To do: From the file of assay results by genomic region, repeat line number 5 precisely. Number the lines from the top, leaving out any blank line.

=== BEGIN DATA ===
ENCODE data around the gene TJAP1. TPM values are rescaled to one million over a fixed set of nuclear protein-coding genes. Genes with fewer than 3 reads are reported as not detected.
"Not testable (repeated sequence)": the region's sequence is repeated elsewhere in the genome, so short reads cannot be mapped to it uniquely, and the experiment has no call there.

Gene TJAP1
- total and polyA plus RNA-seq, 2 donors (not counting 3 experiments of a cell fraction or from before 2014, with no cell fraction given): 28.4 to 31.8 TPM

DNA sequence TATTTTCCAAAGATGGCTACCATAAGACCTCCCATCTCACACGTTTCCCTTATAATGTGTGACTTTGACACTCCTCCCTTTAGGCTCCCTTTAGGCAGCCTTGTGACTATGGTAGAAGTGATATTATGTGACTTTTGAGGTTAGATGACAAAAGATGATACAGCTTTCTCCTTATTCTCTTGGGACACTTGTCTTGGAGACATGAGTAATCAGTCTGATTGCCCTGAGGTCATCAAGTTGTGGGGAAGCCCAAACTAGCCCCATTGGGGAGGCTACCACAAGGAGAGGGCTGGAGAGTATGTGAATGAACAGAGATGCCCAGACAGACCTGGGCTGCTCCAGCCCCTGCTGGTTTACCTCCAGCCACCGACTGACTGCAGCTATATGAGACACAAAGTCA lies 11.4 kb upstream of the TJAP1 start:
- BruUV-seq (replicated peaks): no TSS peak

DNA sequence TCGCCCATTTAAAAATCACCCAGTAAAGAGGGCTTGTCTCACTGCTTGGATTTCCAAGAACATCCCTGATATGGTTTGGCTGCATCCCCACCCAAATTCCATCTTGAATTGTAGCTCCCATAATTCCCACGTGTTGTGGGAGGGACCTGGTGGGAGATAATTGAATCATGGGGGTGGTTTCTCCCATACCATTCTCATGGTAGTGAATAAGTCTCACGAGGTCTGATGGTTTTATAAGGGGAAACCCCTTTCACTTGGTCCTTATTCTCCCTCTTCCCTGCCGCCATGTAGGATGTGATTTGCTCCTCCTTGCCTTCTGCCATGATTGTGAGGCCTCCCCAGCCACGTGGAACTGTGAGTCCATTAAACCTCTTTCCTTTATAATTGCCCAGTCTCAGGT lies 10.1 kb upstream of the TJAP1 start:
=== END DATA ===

DNA sequence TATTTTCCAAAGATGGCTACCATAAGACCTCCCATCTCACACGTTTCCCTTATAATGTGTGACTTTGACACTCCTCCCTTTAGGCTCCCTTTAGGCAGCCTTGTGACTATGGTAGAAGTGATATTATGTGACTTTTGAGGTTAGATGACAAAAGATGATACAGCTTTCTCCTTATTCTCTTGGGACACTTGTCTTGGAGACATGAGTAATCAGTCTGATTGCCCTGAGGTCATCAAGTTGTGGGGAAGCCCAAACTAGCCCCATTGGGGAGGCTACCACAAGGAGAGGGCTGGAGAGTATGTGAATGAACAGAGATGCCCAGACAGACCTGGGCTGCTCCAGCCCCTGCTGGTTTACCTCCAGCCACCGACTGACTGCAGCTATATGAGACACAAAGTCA lies 11.4 kb upstream of the TJAP1 start: